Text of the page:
This summer looks to be much the same as the last one, as far as annual vines are concerned. For the past two years, I've started morning glory seeds inside and plant them out as soon as they're safe from frost. I do this so I can get the most out of them since our growing season is relatively short and they are slow to start for me.
I was under the impression that morning glories could be invasive, in that they vine everywhere - quickly - and are a nuisance because they reseed freely. I must be doing something wrong, because last year, it was well into August before I saw a single flower on any of them (and I grew several kinds) and some vines were into September before they bloomed! They sat in the ground and did pretty much nothing for the longest time; even the vines themselves stagnated.
They're doing it again.
I planted Japanese Morning Glory 'Picotee' (Ipomoea nil) from seed saved from last year and I've got the healthiest six leaves on each vine you've ever seen. I could show you a picture of them taken a month ago and it would look exactly the same as one I would take today. Argh!
The ones I planted out back are doing a little better now than they were last week and are starting to vine, so I imagine the ones I planted around the light pole in front of the house will take off soon. I'm just getting a little impatient. I thought they were supposed to do well even in adverse conditions and we've certainly had those this summer. Hot hot and dry dry. But I have watered them every day.
We're growing Scarlet Runner Bean (Phaseolus coccineus) again. It did very well last year and it's giving a repeat performance this year. I have it at the very back of Max's Garden and just tonight, I strung fishing line between the top and bottom rails of the fencing so it would have something to vine up and around.
I had some old purple Hyacinth Bean Vine (Lablab purpureus) seeds that my mom had given me a couple of summers ago but never planted. I alternated those with some of the morning glory seedlings and they're growing pretty well, too.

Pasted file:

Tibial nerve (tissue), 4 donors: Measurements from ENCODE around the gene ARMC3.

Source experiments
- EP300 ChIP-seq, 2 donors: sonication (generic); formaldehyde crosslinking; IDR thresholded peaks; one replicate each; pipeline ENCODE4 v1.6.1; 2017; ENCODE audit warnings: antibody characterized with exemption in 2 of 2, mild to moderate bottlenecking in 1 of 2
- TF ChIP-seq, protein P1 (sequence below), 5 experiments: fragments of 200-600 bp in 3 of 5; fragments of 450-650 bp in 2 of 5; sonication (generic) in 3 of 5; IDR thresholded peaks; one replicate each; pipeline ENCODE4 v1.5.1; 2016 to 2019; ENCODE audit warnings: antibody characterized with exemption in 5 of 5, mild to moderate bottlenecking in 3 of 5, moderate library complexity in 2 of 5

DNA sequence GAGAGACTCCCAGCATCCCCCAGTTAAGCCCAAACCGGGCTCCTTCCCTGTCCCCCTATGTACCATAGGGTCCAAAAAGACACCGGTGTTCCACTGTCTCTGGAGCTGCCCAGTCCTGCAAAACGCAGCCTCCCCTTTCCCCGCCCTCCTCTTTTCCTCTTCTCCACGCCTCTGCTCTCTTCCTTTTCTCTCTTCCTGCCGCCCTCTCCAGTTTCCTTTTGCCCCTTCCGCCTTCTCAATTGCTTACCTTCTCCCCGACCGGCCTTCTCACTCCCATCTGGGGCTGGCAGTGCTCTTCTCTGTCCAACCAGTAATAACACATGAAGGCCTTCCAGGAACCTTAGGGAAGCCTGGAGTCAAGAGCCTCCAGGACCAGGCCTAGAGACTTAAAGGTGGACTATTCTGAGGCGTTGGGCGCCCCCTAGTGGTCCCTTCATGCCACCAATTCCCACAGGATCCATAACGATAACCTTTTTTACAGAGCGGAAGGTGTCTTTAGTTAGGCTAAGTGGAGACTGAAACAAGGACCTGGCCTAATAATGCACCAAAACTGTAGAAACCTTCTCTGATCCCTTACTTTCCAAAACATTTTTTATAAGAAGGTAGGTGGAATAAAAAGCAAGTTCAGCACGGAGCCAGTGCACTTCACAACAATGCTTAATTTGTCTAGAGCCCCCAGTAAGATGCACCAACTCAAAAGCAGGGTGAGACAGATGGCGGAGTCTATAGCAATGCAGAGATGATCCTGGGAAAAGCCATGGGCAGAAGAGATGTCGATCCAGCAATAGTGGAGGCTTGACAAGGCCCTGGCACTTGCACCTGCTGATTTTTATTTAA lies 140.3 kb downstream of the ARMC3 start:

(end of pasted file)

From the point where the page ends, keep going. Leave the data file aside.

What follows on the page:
Another vine that I planted this year is Cypress Vine (Ipomoea quamoclit), using seeds I saved from my vines last year. Now THAT is a self-seeder for sure! I knew that before, so last year I tried to catch all the pods before they burst open and seeded themselves. I guess I missed a few, because some of them are coming up where they were growing last year. I've let them stay, even though I've got a different vine there this year. They'll look fine intertwined with my Five-Leaved Akebia Vine (Akebia quinata), which has a white bloom.
The contrasting textures of their foliage should be interesting, as well as the white and red blooms together. Last year, I grew Black-Eyed Susan Vine (Thunbergia alata) in a salmon color with the Cypress Vine and while the textures were good together, I didn't care for the combined colors. Sometimes something works and sometimes it doesn't, sort of like my cooking...
This year, I've planted the Cypress Vine around the directional, where the Scarlet Runner Bean was last year.
We're playing musical vines!
Thursday, June 28, 2007